GOP Challenger Slams Sen. Maggie Hassan for Siding With Big Tech

Hassan’s chief of staff (and fundraising consultant) argued privately that pushing back against Big Tech is bad politics. The opposite appears to be the case.

Senator Maggie Hassan, a Democrat from New Hampshire, speaks during a Senate Finance Committee hearing in Washington, D.C., U.S., on Tuesday, June 8, 2021. Internal Revenue Service Commissioner Charles Rettig is testifying before the Senate's tax-writing panel, pitching lawmakers on more funding for the agency, something the White House is counting on in order to collect more revenue from audits. Photographer: Evelyn Hockstein/Reuters/Bloomberg via Getty Images
Sen. Maggie Hassan, D-N.H., speaks during a Senate Finance Committee hearing in Washington, D.C., on June 8, 2021. Photo: Evelyn Hockstein/Reuters/Bloomberg via Getty Images

New Hampshire Democratic Sen. Maggie Hassan’s effort to dodge a difficult vote against Big Tech has turned into its own political liability.

The bipartisan American Innovation and Choice Online Act would bar major tech companies from favoring their own products on their platforms above competitors. Last week, according to a report in Politico, Hassan’s chief of staff Marc Goldberg joined the Senate’s weekly chief’s call and urged his colleagues not to push the bill forward to a vote, characterizing the move as risky in the face of upcoming midterm elections.

Goldberg’s remark, which was sourced to five people familiar with it, led to a tense exchange with the chief of staff for Sen. Amy Klobuchar, D-Minn., the lead sponsor of the contested legislation.

On Tuesday, one of Hassan’s Republican opponents, Don Bolduc, used the incident to come after Hassan, undermining her claim that the vote was a political liability. “Pushing back against Big Tech is necessary to build American Strength back. @SenatorHassan continues to sell out to these companies by cowardly opposing bipartisan legislation that would hold sites like Google and Facebook accountable,” Bolduc tweeted.

The way that Washington works, it’s also impossible to know from what perspective Hassan’s aide was speaking. Goldberg also works on Hassan’s reelection campaign, specifically providing “campaign strategy services” to her fundraising committee, as well as “strategic and fundraising consulting services” to the Hassan-linked Granite Values PAC, according to Federal Election Commission records.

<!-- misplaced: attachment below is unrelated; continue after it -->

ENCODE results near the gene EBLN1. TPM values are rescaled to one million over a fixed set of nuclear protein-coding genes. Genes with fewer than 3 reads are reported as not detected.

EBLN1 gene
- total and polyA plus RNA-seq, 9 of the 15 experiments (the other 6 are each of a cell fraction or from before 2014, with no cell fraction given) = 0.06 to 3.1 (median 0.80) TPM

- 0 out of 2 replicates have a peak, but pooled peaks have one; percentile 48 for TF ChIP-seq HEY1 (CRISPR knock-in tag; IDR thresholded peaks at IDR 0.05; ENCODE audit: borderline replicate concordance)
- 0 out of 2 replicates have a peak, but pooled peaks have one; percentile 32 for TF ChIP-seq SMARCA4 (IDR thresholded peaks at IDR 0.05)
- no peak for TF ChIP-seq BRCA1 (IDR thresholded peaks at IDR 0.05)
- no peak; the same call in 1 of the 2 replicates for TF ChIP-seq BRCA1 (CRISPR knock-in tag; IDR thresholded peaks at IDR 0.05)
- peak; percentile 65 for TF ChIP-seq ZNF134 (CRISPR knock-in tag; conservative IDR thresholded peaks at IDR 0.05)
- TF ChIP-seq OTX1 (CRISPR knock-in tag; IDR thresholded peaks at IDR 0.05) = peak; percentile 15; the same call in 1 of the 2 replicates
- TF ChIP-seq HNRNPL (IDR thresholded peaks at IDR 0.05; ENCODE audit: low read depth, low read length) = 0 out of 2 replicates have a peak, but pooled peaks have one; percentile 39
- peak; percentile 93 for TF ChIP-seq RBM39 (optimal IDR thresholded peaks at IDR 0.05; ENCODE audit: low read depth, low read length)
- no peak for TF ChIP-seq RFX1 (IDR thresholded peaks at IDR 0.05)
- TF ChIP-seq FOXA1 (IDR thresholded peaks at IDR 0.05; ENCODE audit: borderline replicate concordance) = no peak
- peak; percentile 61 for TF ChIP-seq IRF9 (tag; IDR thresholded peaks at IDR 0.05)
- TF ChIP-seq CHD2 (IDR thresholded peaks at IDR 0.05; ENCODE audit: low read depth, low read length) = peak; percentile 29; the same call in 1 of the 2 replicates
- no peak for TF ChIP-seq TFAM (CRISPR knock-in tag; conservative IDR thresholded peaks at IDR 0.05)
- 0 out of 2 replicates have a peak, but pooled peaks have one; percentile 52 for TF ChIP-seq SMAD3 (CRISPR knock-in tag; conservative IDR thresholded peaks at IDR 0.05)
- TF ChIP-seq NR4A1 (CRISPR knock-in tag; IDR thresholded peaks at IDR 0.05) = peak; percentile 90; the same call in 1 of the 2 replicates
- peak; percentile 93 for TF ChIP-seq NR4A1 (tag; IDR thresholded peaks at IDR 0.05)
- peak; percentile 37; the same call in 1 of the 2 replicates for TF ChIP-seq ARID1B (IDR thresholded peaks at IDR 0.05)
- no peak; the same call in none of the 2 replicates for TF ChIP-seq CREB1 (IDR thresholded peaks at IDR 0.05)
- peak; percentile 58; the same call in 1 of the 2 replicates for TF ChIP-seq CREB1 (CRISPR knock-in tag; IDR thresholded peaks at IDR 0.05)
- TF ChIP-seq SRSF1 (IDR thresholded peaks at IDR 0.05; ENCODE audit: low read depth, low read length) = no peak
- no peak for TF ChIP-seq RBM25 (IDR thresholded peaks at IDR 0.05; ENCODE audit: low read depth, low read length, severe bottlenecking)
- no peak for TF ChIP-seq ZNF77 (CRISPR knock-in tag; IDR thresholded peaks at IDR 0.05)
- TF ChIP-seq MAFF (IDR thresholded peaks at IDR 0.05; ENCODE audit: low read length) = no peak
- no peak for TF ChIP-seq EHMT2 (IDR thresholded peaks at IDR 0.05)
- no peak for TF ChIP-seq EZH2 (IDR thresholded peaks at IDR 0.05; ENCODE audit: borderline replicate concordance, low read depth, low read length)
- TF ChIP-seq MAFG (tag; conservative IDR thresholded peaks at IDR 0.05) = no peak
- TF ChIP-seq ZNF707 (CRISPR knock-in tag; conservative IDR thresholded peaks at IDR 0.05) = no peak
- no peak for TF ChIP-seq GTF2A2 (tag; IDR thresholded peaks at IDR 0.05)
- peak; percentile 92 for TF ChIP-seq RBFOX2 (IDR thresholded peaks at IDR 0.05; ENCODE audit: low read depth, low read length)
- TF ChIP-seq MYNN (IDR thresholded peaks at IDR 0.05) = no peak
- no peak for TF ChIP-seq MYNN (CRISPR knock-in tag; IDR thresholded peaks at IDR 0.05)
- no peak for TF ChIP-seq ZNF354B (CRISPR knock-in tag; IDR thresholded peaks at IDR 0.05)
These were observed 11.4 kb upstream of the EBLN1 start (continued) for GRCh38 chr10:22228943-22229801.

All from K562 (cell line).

And Hassan’s campaign has been on the receiving end of contributions from numerous employees of Amazon, Apple, Facebook, Google, and Microsoft, including the maximum $5,800 from Amazon’s general counsel, David Zapolsky. On Wednesday, Zapolsky tweeted out a link to a new post on Amazon’s website decrying Klobuchar’s antitrust legislation.

Amazon’s blog pushes the recurring complaint that the reform unfairly targets just a handful of Big Tech companies and will threaten Amazon’s low prices and its popular fast delivery service, Amazon Prime. The warning touches on a sensitive issue for Democrats, especially those like Hassan who are up for reelection in swing states. Inflation is one of the biggest struggles voters are dealing with today, and it’s likely to influence their decisions come November.

Hassan won’t have to worry about provoking Amazon if the bill stays away from the Senate floor. Senate Majority Leader Chuck Schumer, D-N.Y., has said he plans to bring it for a floor vote in early summer, Axios reported, though Hassan and others looking to avoid the vote are hoping he’ll back off.

Neither Goldberg nor a spokesperson for Hassan responded to a request for comment.

The legislation faces fierce opposition behind the scenes, but when pressed to take a position in the daylight, most senators don’t want to be seen publicly siding with Big Tech.


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Senate Judiciary Chair Dick Durbin, D-Ill., noted that the bill’s 16-6 bipartisan vote came after senators were forced to go on record. “Sen. Klobuchar worked overtime on this bipartisan bill, and a lot of the opposition to it melted, melted away,” he told The Intercept in April.

On Thursday, a coalition of 24 organizations — including Public Citizen, Our Revolution, and Greenpeace — urged Schumer to press ahead with the vote.

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